Slovenia is a small country in Central Europe nestled between Italy, Austria, Croatia and Hungary. It’s a land of snowy white peaks, green valleys, and turquoise rivers. The country is beautiful in all seasons, but it is perhaps at its most magical around Christmastime.
Like children in other parts of the world, Slovenian kids are visited by Santa Claus every Christmas Eve (he’s called Božiček), but he isn’t the only magical holiday man in the land. Kids in Slovenia don’t have to settle for just one santa. They also have a more traditional option available. A catholic saint called Miklavž who dishes out the gifts on the night of December 5th. If that weren’t enough, there’s also a uniquely Slovenian Santa who comes down from the country’s highest mountain every New Year’s Day to shower the children of Slovenia with good wishes and even more presents. He is called Dedek Mraz.
This nation of just over 2 million people is visited by, not one, not two, but three different “santas” every festive season. But it hasn’t always been this way. Each santa has had his moment in the spotlight—each in a different period of Slovenia’s complicated history. And in order to have a Christmas season that reflects that history and speaks to all Slovenians, you need three magical men.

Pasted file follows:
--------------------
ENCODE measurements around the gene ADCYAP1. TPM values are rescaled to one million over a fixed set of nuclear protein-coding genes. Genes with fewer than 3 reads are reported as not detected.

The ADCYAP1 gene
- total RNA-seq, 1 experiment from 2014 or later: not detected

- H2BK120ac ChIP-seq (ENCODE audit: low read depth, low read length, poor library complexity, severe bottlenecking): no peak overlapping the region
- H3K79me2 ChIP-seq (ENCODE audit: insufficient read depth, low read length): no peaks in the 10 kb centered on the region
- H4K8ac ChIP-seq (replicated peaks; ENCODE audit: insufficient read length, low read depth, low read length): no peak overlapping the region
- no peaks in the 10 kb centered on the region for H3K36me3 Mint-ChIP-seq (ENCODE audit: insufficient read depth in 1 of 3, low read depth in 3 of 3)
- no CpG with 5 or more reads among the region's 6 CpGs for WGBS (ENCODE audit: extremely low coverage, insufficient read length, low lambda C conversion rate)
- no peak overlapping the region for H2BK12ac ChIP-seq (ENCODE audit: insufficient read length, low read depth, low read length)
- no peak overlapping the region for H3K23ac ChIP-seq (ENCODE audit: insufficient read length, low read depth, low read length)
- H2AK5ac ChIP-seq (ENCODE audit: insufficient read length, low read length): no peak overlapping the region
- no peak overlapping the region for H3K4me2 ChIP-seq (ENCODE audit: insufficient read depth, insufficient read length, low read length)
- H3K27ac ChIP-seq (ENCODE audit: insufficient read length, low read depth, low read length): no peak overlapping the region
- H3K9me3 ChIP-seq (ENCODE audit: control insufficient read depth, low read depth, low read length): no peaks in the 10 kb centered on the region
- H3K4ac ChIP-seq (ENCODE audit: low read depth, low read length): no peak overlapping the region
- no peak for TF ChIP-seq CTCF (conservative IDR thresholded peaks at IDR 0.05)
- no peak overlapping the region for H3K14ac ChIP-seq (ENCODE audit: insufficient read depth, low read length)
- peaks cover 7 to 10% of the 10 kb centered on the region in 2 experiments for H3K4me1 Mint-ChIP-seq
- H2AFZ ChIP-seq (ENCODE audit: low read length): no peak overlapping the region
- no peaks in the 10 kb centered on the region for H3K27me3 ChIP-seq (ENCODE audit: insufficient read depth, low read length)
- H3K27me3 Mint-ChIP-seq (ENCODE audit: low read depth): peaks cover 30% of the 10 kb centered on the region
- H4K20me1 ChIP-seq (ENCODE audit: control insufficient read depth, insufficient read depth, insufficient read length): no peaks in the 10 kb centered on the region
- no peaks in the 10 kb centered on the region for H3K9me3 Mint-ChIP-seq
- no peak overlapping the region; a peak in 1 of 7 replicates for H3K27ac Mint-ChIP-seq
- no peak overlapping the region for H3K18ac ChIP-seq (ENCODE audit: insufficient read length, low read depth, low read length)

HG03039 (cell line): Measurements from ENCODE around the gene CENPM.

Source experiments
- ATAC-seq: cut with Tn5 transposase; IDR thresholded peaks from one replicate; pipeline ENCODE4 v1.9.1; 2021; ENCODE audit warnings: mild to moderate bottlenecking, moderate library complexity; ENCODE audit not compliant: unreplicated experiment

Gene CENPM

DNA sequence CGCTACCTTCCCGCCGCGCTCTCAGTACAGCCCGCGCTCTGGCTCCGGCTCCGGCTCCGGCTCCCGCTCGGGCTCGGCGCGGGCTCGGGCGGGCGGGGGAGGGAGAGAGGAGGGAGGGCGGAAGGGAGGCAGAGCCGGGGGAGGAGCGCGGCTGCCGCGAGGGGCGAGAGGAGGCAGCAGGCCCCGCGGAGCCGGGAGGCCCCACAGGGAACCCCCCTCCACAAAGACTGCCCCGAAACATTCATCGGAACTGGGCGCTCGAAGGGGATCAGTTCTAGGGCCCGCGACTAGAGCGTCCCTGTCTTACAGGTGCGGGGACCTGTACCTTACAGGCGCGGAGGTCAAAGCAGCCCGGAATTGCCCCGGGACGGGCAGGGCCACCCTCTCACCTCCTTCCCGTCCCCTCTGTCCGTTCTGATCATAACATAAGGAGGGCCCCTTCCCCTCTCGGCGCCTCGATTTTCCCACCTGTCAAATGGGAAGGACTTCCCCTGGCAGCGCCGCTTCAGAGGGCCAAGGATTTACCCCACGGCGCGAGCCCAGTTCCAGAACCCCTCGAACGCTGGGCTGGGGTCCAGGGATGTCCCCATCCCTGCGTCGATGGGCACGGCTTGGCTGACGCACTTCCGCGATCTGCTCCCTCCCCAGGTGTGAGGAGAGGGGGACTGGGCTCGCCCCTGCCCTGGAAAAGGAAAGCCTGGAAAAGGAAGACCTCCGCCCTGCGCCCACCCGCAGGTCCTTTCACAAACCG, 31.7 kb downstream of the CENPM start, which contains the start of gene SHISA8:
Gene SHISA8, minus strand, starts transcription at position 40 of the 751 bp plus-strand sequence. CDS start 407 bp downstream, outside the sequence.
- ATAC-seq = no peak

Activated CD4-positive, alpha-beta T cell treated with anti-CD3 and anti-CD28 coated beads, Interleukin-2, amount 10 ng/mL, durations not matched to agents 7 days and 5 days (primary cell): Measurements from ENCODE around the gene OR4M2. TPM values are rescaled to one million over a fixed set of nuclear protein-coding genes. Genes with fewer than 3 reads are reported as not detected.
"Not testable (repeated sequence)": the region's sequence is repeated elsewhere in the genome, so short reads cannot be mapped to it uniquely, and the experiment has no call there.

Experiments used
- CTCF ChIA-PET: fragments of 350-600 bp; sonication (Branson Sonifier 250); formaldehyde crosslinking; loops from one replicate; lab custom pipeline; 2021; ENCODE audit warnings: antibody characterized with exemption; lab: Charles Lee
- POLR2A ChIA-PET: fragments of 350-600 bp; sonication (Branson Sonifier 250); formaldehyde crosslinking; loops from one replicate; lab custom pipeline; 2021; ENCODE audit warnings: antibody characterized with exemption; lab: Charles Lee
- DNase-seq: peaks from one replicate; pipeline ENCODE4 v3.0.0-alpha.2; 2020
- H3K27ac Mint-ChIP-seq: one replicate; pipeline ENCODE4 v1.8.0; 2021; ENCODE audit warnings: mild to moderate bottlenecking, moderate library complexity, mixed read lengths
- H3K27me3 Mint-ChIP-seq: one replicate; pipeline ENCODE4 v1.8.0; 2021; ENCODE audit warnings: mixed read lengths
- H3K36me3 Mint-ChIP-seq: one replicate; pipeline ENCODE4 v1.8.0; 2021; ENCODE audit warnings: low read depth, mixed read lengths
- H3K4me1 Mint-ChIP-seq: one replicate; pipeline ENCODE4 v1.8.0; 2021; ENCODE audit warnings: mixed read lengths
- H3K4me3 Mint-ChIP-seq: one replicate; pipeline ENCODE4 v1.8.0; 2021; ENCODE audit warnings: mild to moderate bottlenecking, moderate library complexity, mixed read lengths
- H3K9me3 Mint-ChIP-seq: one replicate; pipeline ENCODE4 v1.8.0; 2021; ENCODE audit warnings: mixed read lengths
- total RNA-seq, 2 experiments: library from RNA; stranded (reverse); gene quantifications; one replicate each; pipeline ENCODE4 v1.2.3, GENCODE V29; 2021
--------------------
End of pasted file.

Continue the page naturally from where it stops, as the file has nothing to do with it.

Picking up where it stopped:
The people of Slovenia have long been protective of their customs and language, and it’s easy to understand why: for hundreds of years they were ruled by the Hapsburg Empire, one of the most powerful dynasties in Europe. Within this empire, the Slovenes were a distinct group of people with their own language. But they did share the same religion with almost all other subjects of the Hapsburgs: Roman Catholicism. Roman Catholics loved their saints, and around Christmas-time, there was only one saint that mattered.
Saint Nicholas, (or Sveti Miklavž in Slovene), was a bishop born in the third century CE. There are a lot of stories that surround Saint Nicholas, including one about a poor old man who got so desperate he was about to sell his daughters into prostitution. St. Nicholas intervened by delivering bags of gold coins to the man’s house in the middle of the night. His saint day on December 6th was when Slovenian children traditionally received presents while they were sleeping, just like those bags of gold one and a half millennia ago.